This is an archived article that was published on sltrib.com in 2006, and information in the article may be outdated. It is provided only for personal research purposes and may not be reprinted.
At least 700 people sweated and searched through fields, backyards and alleys Saturday in some of the summer's hottest and unhealthiest air trying to find Destiny Norton, the 5-year-old Salt Lake City girl who disappeared one week ago today.
Carrying a half-full bottle of water, attorney Scott Lundgreen trudged up and down 200 East near Kensington Avenue (1522 South) about 3 p.m. talking to residents, looking into fields and digging into trash bins.
Lundgreen, from Melba, Idaho, drove to Salt Lake City on Saturday to drop off relatives. When he read an account about Destiny in the morning newspaper, he decided to stay and help search.
"I've got a daughter," he said with a pause. "You just never know."
Destiny disappeared last Sunday from the backyard of her Salt Lake City home, at 721 S. 500 East. Volunteers have scoured neighborhoods around her home all week and spread into the Avenues and Sugar House, as well as industrial areas west of town.
Most searchers carried bottled water and Gatorade to stay hydrated as Saturday's high temperature reached 104, tying a 2003 record, as well as being the hottest day this summer. A red alert, or unhealthy-air-quality warning, was issued by the state Department of Environmental Quality, the ninth consecutive warning for the Wasatch Front since July 14.
Rachael Norton, Destiny's mom, spent the day in the shade outside the LDS wardhouse at 455 E. Harvard Ave., the staging site for the search. She thanked volunteers and spent some time inside surrounded by friends and family.
Rachael Norton said she last spoke with investigators on Friday to go over names of friends and acquaintances from years past.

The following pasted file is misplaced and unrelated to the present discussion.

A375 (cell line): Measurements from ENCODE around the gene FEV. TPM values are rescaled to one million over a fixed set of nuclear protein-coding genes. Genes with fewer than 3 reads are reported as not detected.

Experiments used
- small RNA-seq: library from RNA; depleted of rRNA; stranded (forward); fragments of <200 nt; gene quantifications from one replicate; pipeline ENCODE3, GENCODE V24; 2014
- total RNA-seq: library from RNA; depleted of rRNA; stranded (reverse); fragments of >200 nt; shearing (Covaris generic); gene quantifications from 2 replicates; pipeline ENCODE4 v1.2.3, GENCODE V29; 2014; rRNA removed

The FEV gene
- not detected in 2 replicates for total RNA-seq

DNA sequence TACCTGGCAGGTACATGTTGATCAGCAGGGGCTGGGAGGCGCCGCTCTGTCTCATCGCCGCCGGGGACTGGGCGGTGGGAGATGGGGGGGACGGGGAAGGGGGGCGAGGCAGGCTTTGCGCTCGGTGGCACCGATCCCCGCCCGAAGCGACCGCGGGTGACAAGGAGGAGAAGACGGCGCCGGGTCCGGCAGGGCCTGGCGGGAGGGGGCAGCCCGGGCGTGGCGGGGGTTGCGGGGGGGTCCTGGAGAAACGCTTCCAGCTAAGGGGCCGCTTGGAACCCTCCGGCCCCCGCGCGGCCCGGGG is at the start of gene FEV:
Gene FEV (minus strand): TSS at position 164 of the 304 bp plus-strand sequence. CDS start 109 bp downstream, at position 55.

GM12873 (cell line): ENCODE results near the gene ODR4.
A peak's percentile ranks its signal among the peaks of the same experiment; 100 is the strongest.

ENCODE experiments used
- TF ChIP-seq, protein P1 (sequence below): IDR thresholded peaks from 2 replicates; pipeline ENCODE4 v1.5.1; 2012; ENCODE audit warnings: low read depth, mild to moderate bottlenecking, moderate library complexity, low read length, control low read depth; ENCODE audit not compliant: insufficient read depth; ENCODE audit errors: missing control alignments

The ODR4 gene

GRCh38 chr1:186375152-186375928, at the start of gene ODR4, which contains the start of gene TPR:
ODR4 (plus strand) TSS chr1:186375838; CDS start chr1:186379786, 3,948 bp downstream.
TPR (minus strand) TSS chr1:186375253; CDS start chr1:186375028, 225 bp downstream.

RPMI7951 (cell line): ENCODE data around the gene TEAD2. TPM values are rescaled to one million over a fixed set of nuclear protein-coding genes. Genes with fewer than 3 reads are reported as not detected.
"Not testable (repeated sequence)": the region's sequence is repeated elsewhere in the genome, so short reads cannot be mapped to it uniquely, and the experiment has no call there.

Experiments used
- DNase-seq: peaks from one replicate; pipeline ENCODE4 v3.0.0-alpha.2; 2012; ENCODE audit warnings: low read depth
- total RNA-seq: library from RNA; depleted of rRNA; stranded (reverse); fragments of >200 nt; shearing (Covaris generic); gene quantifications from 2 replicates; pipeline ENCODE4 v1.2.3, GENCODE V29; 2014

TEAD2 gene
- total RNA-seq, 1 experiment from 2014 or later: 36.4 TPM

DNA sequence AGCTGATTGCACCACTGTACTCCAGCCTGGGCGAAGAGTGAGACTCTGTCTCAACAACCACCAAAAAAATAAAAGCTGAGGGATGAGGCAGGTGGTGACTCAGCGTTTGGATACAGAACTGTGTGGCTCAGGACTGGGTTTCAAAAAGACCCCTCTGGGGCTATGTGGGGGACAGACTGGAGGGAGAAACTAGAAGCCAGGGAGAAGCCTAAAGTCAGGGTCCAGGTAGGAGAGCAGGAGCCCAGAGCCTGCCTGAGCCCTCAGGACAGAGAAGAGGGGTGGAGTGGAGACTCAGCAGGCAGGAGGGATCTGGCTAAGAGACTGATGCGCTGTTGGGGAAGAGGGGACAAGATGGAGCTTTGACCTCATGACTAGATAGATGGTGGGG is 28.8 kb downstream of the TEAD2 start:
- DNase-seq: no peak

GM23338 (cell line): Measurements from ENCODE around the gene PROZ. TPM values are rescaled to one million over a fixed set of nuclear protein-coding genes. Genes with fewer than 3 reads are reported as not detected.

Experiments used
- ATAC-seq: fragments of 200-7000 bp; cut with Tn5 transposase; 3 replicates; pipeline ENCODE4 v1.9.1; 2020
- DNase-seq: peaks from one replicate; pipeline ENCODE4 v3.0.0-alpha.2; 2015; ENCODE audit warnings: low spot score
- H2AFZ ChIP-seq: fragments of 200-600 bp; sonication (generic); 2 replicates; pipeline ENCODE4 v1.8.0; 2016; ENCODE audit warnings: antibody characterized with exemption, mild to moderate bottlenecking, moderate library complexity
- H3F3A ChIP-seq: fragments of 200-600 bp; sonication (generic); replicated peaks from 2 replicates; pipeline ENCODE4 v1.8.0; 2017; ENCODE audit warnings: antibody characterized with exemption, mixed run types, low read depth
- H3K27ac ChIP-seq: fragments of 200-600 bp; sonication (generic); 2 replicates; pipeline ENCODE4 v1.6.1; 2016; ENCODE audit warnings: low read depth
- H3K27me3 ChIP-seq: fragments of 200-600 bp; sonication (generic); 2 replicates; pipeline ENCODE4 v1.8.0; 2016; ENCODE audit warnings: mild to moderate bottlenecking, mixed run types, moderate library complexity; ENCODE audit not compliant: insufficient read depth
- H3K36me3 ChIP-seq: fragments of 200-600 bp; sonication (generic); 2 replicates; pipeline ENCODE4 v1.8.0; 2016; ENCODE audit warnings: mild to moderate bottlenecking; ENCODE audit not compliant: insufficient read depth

"They're bringing up stuff I don't even remember," she said. "They're working on the case."
Family spokeswoman Jeannie Hill said a phone bank was installed at the command center on Friday to field calls from people seeking general information and asking how to participate in the search.
Investigators have received calls about found clothes and toys purported to belong to Destiny, but so far none of the tips has panned out, Hill said.
"She just plain and simple disappeared," she said. "We've gone through [Destiny's] neighborhood over and over and over again. She's got to be somewhere."
Abbreviated church services will be held at the wardhouse today, allowing the staging site for the search to remain functional.
"They are making special consideration for us," Hill said of local church leaders.
More than a dozen members of the U.S. Air Force Auxiliary in Utah took part in Saturday's search. Thelma Soares, mother of slain Salt Lake City resident Lori Hacking, also volunteered at the command center. Hacking was shot to death by her husband, Mark Hacking, in 2004. Her body was dumped in a trash bin before being discovered in the city landfill months later.
The search for Destiny is expected to continue today throughout the city, Rachael Norton said. Volunteers also are expected to look for the youngster during Monday's Pioneer Day Parade in downtown Salt Lake City.
Looking for Destiny
l Destiny Anne Norton, 5, disappeared the evening of July 16 from the backyard of her home at 721 S. 500 East in Salt Lake City.
l She is 3 feet 6 inches tall, with short blond hair with green streaks. She has silver caps on upper and lower teeth. Destiny, who also goes by "Annie," was last seen wearing an adult-size, long-sleeved, black-and-gray-striped shirt.
l Anyone with information is asked to call 801-799-4636, or send tips to http://www.tipsforcash.com. A $30,000 reward is being offered for the girl's return.